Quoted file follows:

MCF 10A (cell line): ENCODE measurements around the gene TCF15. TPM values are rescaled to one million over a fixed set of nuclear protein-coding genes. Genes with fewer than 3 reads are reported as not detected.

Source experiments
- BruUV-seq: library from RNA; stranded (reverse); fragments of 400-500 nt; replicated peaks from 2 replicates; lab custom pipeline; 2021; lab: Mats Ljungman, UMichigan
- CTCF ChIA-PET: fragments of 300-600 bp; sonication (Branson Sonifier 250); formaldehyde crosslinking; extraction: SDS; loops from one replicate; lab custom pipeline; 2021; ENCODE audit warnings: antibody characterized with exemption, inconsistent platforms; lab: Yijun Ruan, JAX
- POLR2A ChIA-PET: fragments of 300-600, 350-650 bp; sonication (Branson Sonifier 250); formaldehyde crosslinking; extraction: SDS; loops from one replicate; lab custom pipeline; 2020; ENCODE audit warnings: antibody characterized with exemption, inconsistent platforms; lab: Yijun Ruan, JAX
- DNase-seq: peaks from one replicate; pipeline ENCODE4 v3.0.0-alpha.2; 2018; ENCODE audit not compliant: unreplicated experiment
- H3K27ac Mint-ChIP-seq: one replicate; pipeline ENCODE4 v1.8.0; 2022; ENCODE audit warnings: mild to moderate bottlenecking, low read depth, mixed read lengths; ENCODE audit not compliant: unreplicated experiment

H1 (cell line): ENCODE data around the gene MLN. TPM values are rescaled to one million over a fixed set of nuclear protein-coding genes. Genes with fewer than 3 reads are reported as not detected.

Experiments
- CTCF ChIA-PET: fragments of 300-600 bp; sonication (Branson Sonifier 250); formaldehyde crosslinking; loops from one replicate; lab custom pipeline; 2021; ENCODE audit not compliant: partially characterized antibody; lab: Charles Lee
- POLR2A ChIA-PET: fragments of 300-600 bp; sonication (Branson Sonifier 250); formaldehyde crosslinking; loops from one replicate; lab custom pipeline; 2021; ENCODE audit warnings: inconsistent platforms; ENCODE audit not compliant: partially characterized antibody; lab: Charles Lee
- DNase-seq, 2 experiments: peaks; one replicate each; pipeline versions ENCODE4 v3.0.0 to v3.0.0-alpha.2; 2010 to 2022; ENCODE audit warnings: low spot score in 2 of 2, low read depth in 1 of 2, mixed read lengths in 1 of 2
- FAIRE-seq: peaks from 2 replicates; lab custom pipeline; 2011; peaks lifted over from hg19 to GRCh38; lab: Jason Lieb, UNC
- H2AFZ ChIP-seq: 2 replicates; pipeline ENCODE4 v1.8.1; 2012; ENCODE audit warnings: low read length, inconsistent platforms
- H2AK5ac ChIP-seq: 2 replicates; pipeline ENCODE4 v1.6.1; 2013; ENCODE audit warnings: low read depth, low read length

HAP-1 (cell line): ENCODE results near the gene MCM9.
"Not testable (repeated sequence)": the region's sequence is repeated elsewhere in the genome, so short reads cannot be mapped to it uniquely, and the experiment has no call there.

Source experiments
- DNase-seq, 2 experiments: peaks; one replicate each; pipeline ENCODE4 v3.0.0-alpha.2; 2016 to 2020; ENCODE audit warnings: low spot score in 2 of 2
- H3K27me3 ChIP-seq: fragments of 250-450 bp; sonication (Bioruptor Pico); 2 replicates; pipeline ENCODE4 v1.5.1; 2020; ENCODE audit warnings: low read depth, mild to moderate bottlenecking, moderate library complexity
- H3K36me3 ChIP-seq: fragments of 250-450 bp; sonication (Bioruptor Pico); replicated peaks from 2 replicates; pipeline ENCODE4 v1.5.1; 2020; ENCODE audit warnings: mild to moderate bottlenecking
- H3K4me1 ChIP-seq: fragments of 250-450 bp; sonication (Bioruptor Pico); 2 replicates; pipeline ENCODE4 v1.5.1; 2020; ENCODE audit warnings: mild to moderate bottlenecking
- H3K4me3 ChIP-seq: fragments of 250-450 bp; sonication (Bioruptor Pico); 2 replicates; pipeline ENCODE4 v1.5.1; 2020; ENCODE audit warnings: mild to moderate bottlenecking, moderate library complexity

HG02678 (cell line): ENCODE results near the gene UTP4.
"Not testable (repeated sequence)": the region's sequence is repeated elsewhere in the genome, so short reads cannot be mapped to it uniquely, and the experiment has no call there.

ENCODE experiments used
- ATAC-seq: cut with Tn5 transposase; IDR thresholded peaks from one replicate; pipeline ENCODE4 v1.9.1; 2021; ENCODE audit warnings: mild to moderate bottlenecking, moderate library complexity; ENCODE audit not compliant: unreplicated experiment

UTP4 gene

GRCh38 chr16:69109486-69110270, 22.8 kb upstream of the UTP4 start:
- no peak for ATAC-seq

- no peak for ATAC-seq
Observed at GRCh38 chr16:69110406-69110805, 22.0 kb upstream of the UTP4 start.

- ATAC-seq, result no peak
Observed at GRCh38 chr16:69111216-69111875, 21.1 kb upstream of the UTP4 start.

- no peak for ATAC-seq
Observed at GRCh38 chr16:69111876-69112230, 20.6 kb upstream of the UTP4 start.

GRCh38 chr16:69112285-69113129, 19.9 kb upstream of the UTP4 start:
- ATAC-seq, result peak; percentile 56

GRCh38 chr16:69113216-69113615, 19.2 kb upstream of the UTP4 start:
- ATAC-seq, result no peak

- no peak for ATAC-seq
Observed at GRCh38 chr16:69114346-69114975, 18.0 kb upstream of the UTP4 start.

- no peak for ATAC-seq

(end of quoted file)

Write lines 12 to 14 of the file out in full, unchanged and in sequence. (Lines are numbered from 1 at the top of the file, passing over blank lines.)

- DNase-seq, 2 experiments: peaks; one replicate each; pipeline versions ENCODE4 v3.0.0 to v3.0.0-alpha.2; 2010 to 2022; ENCODE audit warnings: low spot score in 2 of 2, low read depth in 1 of 2, mixed read lengths in 1 of 2
- FAIRE-seq: peaks from 2 replicates; lab custom pipeline; 2011; peaks lifted over from hg19 to GRCh38; lab: Jason Lieb, UNC
- H2AFZ ChIP-seq: 2 replicates; pipeline ENCODE4 v1.8.1; 2012; ENCODE audit warnings: low read length, inconsistent platforms